I am happy to report that I too am enjoying “walks in the desert” with Audrey and she checks in to see where I am regularly and seems to “orbit” me without any commands from me. I give a little, mild click of my tongue to get her to come back for a push, hup etc all with the idea NOT to command a recall, but to be magnetic and attractive. I feel fairly confident that for most situations I am her touchstone. However (and there always is with Audrey) our “chipmunk trip wire” are rabbits and the other day while she was dragging a leash a rabbit took off running and Audrey went after it. While on leash when she is not free she is not highly charged to rabbits. I think this is because the rabbits are all savvy enough that they freeze, so they prey controls the predator and Audrey also freezes (collects) and in about 30 seconds she looks to me, I back up and tell her to hup up, she gets a quick push, she shakes off the moment and off we go. But when she was dragging her leash this rabbit took off and so did she and I honestly have never seen her run so dang fast. I was able to get her back by shaking bushes and acting like I had cornered the rabbit and I needed her help to get it. I managed to get a medium bark out of her, some food went down, but I had to be at a full run to get her to get in alignment with me. Eventually she was back in her body and we carried on.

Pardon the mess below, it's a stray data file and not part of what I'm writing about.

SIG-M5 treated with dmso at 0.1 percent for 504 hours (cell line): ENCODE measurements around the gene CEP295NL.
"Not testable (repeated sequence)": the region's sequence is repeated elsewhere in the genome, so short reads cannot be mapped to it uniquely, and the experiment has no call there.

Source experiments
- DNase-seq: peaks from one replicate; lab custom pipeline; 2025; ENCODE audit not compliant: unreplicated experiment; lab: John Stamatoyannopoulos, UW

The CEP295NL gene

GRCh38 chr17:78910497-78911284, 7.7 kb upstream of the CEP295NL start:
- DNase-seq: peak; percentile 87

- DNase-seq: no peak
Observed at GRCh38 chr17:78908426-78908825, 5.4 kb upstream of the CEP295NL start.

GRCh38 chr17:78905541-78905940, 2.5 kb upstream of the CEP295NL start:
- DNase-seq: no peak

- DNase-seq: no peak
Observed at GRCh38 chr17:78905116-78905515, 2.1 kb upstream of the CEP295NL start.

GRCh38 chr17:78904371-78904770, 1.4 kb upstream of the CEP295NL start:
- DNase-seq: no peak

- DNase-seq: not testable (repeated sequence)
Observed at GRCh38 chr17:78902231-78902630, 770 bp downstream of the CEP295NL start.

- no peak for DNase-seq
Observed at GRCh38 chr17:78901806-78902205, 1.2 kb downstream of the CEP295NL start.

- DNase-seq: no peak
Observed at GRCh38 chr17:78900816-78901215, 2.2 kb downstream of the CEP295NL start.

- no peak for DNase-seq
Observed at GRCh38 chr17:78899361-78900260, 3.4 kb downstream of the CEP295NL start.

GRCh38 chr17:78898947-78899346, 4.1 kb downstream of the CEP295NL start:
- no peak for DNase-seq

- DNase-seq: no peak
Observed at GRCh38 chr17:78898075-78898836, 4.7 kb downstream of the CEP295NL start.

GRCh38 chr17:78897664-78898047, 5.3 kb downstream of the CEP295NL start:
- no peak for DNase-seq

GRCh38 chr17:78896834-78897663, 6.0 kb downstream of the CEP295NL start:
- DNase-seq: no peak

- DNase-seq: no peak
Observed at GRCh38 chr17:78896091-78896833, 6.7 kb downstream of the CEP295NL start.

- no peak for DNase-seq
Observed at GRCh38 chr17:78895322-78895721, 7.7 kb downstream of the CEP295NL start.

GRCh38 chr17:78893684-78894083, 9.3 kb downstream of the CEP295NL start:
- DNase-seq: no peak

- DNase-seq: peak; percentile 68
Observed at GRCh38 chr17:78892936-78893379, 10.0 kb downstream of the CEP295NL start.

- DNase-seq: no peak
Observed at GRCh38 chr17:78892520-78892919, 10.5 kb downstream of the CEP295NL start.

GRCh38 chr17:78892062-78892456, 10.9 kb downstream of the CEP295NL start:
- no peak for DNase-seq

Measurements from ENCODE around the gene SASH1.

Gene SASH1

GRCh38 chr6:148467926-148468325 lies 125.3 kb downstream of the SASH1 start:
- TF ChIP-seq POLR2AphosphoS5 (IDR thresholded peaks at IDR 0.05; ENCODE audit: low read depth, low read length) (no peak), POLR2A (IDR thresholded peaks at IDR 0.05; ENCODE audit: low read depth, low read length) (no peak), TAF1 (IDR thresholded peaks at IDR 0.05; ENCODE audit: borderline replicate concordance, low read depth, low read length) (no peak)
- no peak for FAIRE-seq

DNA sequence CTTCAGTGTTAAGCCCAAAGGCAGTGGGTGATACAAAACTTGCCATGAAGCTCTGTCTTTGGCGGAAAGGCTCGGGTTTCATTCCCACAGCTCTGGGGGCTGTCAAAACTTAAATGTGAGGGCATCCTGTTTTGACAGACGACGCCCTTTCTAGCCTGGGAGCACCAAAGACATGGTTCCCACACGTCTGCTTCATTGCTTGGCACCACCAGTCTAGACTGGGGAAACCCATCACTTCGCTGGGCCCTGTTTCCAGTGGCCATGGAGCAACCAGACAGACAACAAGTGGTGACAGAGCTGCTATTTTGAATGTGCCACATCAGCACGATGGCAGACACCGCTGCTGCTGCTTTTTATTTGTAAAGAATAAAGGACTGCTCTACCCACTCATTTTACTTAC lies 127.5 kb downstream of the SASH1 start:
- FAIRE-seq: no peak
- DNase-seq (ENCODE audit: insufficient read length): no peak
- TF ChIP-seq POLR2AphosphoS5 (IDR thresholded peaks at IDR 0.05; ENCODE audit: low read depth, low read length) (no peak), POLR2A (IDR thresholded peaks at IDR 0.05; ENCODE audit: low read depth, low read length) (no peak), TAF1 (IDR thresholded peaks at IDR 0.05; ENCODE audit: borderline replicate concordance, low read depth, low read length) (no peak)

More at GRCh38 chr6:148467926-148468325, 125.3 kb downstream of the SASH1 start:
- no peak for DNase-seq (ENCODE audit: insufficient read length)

Here are the questions I have: 1) when she was running, Audrey was squealing. She is a vocally leaky girl anyway, but this was almost like the sound a rabbit makes when it is caught and screaming. What was happening? 2) now that the big chase happened, that area is charged. I took her back a few days later with the bite toy and went about trying to put all the rabbit energy into the bite/tug/carry. All was working pretty well and then it hit a certain intensity and even though there was no rabbit (that I could see) she took off in a manic search for one. My sense was that the energy level (along with the physical memory of the area) triggered the behavior. When I got her back the normally very attractive bite pillow was of zero interest so my question, should I keep working towards the bite and carry in that area?

  12. Kevin Behan says: